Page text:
You think you’ve seen it all, but then you realize you really haven’t. In the Florida Keys, a routine traffic stop led police to discover something deeply disturbing: Two men had captured and hogtied three endangered Key deer.
On July 2, 2017, the men stuffed two of the deer in the back seat and one in the trunk. If you’re wondering how anyone could fit three deer into a Hyundai Sonata, it actually wouldn’t be difficult. Key deer are small — about the size of a large dog. They’re also gentle, inquisitive creatures.
Because humans don’t hunt this species — and they have no other natural predators — they’re not afraid of us. There are even reports that Key deer have tried to walk into people’s homes.
It would have been no challenge to grab three of these tiny deer, truss them up and toss them into a car. And that’s allegedly what happened in this case.
When police pulled over Erik Damas Acosta and Tumani Anthony Younge in the middle of the night on Big Pine Key, they were driving with a broken license plate light. Fairly quickly, though, the officers saw two Key deer does struggling in the back seat and a buck tied up in the trunk.
The arrest warrant issued by Florida Fish and Wildlife noted that the deer “had wounds all over their body and head and were struggling to break free. Blood was soaked into the seats and deer hair was heavily scattered throughout.” Clearly, this ordeal frightened and hurt the animals badly.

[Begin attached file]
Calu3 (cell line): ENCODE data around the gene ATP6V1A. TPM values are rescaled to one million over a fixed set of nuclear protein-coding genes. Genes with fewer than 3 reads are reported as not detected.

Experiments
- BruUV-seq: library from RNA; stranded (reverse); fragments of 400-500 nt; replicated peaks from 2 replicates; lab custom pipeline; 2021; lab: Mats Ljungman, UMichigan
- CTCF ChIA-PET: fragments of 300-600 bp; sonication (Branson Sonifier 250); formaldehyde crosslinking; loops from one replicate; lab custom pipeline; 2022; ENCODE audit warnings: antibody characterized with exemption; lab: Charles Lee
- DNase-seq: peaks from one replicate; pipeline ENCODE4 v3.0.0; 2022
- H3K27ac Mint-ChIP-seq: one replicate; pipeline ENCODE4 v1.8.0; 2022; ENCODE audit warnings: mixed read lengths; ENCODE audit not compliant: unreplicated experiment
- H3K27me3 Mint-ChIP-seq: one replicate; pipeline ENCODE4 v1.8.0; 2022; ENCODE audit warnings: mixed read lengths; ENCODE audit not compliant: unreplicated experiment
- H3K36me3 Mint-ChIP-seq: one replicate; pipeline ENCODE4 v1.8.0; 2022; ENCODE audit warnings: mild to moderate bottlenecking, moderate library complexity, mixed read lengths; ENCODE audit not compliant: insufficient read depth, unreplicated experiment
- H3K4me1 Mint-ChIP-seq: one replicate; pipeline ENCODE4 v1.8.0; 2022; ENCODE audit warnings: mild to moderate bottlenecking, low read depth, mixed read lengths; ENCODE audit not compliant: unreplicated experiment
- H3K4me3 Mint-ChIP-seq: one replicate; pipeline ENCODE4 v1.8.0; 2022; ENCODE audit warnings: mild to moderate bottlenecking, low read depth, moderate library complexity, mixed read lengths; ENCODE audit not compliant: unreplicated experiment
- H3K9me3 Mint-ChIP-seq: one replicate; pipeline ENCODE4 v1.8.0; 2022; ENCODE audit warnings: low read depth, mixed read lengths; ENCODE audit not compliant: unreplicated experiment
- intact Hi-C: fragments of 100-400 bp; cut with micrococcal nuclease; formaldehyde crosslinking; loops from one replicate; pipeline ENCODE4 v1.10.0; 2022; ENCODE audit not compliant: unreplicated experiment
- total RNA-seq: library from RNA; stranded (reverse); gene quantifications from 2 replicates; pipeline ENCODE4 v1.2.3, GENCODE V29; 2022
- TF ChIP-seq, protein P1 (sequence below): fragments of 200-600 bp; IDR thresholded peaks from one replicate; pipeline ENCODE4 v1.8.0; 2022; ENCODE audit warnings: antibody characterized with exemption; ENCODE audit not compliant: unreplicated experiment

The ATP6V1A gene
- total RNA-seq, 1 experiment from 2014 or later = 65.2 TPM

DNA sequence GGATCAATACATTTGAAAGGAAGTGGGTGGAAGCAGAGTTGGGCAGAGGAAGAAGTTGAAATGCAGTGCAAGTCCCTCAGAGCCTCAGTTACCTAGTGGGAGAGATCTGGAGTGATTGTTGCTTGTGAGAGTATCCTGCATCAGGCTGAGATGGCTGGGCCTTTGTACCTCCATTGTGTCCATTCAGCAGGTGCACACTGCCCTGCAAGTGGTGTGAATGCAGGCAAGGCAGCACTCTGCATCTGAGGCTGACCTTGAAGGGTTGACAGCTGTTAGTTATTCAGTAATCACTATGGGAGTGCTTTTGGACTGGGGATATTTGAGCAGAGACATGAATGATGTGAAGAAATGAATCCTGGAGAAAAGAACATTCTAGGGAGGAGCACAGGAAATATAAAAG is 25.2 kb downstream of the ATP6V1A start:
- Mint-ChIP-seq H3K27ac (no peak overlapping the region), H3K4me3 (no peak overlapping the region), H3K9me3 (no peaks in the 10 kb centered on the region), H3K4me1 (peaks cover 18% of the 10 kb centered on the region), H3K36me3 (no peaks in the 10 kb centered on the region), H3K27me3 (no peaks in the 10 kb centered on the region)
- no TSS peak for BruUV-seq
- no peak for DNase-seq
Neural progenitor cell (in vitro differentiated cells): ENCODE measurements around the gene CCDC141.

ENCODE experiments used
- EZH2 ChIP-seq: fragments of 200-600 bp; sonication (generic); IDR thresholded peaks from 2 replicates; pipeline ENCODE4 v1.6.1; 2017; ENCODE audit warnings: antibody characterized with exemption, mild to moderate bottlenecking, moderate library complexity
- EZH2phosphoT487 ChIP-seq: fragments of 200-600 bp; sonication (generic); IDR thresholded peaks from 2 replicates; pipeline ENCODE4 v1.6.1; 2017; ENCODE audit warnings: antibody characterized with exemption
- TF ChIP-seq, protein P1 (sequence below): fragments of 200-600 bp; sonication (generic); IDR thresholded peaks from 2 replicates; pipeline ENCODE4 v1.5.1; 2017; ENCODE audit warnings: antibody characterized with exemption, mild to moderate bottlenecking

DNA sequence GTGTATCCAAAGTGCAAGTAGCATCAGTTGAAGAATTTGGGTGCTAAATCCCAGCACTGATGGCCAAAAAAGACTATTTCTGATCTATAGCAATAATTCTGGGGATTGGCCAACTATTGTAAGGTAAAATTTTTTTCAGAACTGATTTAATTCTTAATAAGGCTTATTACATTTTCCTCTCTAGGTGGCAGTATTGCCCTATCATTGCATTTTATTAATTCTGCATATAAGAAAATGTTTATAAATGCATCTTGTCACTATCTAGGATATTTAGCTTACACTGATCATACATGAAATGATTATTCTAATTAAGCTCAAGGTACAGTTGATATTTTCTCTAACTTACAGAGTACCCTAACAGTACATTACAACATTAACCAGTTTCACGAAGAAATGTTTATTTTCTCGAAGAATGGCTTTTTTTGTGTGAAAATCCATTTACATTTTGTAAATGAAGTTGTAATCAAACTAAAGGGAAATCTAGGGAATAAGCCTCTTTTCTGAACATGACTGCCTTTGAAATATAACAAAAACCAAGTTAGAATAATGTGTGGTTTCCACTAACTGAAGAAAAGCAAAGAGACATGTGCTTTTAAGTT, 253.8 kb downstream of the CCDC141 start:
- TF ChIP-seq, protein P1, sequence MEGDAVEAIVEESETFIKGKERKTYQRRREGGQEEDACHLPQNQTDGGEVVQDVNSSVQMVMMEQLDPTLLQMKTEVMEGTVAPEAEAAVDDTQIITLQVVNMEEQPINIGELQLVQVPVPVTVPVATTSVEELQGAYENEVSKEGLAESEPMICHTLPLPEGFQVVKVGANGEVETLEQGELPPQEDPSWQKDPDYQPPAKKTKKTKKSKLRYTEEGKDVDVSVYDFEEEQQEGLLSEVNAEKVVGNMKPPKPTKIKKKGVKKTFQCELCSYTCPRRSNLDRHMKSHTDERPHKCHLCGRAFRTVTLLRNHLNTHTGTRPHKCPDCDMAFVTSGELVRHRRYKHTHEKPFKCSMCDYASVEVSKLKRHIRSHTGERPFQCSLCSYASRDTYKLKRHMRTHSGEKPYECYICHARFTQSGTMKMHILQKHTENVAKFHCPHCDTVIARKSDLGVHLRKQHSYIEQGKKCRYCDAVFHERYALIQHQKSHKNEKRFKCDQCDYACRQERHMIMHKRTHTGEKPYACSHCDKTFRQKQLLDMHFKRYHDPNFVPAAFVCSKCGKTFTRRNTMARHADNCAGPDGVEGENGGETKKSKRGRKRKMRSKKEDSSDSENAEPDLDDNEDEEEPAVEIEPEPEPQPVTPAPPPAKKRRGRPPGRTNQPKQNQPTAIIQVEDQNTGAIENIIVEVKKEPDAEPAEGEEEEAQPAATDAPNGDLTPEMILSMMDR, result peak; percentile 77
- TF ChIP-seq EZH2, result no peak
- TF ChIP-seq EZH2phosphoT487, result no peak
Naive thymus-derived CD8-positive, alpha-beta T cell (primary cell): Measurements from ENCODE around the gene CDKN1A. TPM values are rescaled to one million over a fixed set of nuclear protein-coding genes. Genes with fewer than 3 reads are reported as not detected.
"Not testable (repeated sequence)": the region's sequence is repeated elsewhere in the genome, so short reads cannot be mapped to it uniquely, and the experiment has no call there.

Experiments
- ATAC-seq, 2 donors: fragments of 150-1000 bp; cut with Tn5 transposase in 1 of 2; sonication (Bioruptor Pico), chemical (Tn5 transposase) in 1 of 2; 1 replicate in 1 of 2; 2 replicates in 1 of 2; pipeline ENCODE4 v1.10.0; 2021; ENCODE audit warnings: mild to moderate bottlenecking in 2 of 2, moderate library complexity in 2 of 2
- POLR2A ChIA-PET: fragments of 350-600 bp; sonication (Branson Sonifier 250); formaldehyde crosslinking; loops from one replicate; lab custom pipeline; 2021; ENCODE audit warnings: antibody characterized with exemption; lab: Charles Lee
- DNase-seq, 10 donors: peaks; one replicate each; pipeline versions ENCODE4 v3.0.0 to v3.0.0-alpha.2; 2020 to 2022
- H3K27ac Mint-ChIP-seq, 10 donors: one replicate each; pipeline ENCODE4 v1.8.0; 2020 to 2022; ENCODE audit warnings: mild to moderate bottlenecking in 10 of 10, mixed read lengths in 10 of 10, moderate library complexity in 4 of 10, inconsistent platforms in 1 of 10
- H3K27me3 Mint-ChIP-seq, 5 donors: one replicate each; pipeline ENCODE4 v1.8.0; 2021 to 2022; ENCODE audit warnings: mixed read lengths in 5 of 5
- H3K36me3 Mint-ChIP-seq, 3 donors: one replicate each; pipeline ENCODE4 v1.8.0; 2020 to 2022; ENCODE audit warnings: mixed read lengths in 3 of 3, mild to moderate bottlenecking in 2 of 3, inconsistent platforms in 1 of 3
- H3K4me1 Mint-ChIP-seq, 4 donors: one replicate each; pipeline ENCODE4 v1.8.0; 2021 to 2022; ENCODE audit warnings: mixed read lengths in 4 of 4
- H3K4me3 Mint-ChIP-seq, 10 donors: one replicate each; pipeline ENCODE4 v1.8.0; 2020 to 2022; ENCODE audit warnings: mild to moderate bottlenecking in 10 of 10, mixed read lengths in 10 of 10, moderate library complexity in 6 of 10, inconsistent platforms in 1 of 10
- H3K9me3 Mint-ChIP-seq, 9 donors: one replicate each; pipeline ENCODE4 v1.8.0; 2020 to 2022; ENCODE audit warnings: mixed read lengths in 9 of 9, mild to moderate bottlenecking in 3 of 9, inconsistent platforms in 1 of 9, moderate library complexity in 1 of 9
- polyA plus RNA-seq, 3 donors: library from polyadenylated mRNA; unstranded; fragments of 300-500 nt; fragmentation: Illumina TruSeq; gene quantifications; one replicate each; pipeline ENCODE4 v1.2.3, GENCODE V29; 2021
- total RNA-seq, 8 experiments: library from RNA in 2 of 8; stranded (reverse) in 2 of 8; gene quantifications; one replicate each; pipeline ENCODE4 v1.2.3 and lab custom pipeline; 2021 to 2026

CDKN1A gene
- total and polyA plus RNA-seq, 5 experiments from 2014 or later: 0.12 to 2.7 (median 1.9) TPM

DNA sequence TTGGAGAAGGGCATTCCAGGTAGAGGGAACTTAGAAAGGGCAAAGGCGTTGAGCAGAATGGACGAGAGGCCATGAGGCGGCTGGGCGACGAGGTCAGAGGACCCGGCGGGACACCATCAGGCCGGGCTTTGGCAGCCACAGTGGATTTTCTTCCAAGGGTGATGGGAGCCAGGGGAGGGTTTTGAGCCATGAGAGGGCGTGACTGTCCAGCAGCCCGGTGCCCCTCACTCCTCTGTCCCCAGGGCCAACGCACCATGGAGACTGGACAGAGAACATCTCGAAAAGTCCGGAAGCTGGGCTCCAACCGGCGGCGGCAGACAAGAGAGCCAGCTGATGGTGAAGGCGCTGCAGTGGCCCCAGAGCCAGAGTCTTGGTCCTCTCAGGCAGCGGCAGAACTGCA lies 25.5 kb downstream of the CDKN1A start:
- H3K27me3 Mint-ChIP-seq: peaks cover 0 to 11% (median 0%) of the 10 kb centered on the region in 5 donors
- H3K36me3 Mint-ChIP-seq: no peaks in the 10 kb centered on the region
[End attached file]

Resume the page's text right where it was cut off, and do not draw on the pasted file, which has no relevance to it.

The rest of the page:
Authorities released all three deer, but kept an eye on them in the wild for a few days. It became apparent that something was wrong with the buck, unfortunately.
The Florida Fish and Wildlife Conservation Commission (FWC) recaptured the buck and took him to a veterinarian for x-rays. There they learned he had a broken leg. And that sad news meant their was no choice but to euthanize him.
“It’s unfortunate and it had to be done to ease its pain and suffering,” National Key Deer Refuge Manager Dan Clark told The Miami Herald.
According to the arrest reports, the men told investigators they took the deer because they “wanted to take pictures with” them. Now, because of such stupidity, one of those innocent deer is dead.
There are only about 600 to 800 Key deer left. This subspecies of white-tailed deer lives on a few islands in the Florida Keys, from Big Pine Key to Sugarloaf Key.
Key deer are protected as an endangered species by the federal Endangered Species Act and as a federally-designated endangered species by Florida’s Endangered and Threatened Species Rule. Therefore, the life of each individual is precious for species survival.
Before the buck died, Acosta and Younge faced three felony counts of wounding a protected species, three misdemeanor counts for taking deer out of season, three misdemeanor counts of animal cruelty and three misdemeanor FWC charges for illegal possession or taking of deer. Now, clearly, the stakes will be much higher.
“We’re still waiting to find out from the federal side if they’ll be charged,” FWC Officer Robert Dube told The Miami Herald. He explained to The Sun-Sentinel that in his 28 years of investigating wildlife crime in southern Florida, “this is the first time I’ve seen someone do this to Key deer, to tie them up. I would hate to speculate what they were going to do with them.”
What is the matter with people? Can’t they leave nature alone? Do we need interesting selfies so badly that we’re now resorting to animal kidnap to make it happen? We have laws against this sort of crime. And now we’ll see how well they really punish alleged perpetrators.
This article was first published by Care2.com on 10 Jul 2017.